Patagonia Storm Racer Jacket

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Patagonia Storm Racer Jacket
Patagonia Storm Racer Jacket



According to Patagonia, the new for 2015 Storm Racer is specifically designed for trail running. Don’t let that statement discourage you from trying this jacket out for other activities, including backpacking and hiking. Basically any activity that gets your metabolism churning while in wet weather could benefit from this jacket. I’m not really sure why Patagonia makes the statement they do. To me, it seems like they could be inadvertently reducing their market size. Even I was skeptical about its use for activities that don’t raise your heart rate as much as running. I thought maybe the lightweight feature and the active venting system may make for a chilly time when my blood wasn’t pumping as fast or hard. But hey…judging from past rain gear experiences this seemed highly unlikely. I have yet to find any jacket that does not leave me sweating on uphill climbs, with or without a pack on. So how did the jacket fair? First, here are the nitty gritty details.

Night Terror doing a poor job of modeling

Feature Summary

  • Weight: 9.6 oz.
  • Meets UTMB requirements
  • 30 denier ripstop breathable, waterproof nylon
  • Durable water repellent (DWR) finish keeps breathable nylon from getting saturated
  • Single-pull adjustable hood that stows inside collar
  • Elastic wrist closures
  • Single-pull adjustable hem
  • Knit collar lining for comfort and wicking
  • Always open rear vents
  • Zippered upper arm vents
  • Inner upper left chest zipper pocket
  • Reflective logo and front and back

Field Test

Being an avid outdoor lover, I tend to field test my gear with a variety of activities. As usual, here are my thoughts for backpacking, hiking and trail running.

Falling Angel and the start of her modeling career

In my experience, backpacking seems to be the ultimate test for rain gear. The ascents get you sweating profusely in your jacket. Then your effort level decreases and that trapped sweat starts to chill you. It never helps that your pack eliminates any breathability on your back and the shoulder straps reduce breathability on your shoulders and chest. Well, backpacking wins once again. There just seems to be no good rain jacket out there that allows me to move swiftly while keeping the jacket’s inside dry. In the end, I wind up just as wet as if I wore no jacket at all (my typical choice anymore). One thing I did enjoy with this jacket was the inner coating that kept the jacket from sticking to my skin. The jacket did seem to dry quickly after the rain stopped. Maybe this non-stick coating helped to promote airflow through the jacket?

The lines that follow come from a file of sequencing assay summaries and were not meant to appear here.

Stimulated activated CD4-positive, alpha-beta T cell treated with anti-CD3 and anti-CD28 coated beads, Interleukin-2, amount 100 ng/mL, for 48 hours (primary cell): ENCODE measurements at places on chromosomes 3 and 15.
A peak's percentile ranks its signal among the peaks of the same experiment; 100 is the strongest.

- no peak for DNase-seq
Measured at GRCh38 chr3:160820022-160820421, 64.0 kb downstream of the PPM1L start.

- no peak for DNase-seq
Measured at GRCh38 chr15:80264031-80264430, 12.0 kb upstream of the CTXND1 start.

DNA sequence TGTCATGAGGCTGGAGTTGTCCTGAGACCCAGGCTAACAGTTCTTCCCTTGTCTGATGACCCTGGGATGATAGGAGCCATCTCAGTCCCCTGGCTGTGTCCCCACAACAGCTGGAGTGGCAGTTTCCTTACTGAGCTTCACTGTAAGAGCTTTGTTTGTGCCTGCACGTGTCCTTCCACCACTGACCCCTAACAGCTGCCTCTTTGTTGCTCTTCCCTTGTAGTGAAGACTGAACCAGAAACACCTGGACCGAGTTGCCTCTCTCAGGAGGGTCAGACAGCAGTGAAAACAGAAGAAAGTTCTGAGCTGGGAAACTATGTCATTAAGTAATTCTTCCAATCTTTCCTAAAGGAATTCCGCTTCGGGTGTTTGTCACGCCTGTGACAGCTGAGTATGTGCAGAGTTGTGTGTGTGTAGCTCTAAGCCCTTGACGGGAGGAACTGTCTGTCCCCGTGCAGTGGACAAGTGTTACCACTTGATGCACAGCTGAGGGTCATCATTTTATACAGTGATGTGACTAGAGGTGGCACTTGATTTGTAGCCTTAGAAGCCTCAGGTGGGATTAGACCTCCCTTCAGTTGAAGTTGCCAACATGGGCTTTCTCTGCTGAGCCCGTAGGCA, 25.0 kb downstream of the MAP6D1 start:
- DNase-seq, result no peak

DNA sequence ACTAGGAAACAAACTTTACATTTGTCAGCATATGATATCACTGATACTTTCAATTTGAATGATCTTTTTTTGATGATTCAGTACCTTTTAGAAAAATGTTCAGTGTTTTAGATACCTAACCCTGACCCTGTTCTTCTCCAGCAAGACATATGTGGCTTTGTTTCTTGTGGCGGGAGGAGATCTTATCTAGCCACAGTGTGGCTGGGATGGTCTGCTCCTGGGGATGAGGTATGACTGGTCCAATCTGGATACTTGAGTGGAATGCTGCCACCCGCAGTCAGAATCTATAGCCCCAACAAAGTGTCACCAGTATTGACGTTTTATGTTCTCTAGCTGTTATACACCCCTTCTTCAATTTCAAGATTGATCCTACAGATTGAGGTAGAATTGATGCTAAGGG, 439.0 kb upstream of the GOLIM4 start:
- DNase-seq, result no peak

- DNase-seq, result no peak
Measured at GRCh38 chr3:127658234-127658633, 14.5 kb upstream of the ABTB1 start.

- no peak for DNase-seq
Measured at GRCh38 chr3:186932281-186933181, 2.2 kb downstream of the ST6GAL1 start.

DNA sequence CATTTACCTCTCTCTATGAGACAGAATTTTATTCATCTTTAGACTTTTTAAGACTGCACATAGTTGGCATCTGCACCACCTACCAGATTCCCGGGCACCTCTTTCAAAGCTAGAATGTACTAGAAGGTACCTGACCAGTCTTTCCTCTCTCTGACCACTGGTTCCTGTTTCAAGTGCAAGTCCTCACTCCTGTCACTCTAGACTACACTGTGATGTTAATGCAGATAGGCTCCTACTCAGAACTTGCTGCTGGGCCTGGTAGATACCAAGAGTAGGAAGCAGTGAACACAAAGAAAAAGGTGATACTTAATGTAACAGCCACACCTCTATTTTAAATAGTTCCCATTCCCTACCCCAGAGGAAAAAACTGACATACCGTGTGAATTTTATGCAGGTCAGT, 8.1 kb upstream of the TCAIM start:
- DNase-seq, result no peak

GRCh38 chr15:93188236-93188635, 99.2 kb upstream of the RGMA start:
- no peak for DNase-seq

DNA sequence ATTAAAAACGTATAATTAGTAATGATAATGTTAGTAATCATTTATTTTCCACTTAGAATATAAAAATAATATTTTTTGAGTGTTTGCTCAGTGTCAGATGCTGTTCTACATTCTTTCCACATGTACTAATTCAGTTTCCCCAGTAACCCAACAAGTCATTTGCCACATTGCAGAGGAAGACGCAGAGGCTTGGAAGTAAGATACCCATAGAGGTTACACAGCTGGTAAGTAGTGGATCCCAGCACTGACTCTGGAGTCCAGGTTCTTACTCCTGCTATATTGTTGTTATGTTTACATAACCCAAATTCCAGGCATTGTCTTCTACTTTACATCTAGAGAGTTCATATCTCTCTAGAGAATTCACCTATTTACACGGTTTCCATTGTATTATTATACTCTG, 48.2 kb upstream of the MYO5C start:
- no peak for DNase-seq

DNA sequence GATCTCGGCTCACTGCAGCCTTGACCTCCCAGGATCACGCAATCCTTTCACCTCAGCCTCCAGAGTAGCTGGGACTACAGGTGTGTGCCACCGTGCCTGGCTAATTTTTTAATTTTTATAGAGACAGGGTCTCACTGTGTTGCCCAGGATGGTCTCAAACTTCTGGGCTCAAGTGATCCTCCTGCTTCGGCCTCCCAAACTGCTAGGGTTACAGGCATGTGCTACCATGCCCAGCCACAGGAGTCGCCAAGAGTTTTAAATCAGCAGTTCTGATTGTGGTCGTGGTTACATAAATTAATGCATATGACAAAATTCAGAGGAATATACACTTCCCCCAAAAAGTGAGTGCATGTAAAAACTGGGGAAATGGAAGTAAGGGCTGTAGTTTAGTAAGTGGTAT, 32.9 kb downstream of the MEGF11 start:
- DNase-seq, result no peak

Born to model

Trail running is the next demanding activity for me in terms of rain gear field tests. I typically do not wear a race vest while running so I eliminate some of the issues that a backpack creates. Was there a clear difference in performance between the 2 activities? I couldn’t really tell. I was hopeful that the always open rear vents would keep me cool and prevent sweating. However, like usual, I wound up sweaty. I was glad to see that the open rear vent design prevented the rain from getting in. The jacket’s breathability once again shone through as myself and the jacket quickly dried once the rain stopped.

Hiking is the least demanding activity for me and rain gear. No pack = increased breathability. Less effort = less sweating. For hiking, this jacket is 100% awesome. No complaints here!

There are some common, activity non-specific features and non-features I noticed as well.

  • The hood actually fits my small head. It adjusts easy, does not move around and does not fall down over my eyes. The inner collar lining is also very comfortable.
  • The lime green jacket choice is highly visible, especially in the dark. Note however that there are not many color choices.
  • There is only 1 pocket and it is on the inside. I would prefer more pockets. In fact, this is why I do not wear the jacket for more everyday activities like walking to work in the rain. I like to put my hands in pockets to keep them dry. Pockets are also appreciated when taking a break from running or walking.

An inside look

The final verdict? The Storm Racer is a keeper for now. However, I’m still awaiting the next engineering advancement that will make a rain jacket that keeps water out and prevents me from sweating more than I normally would.

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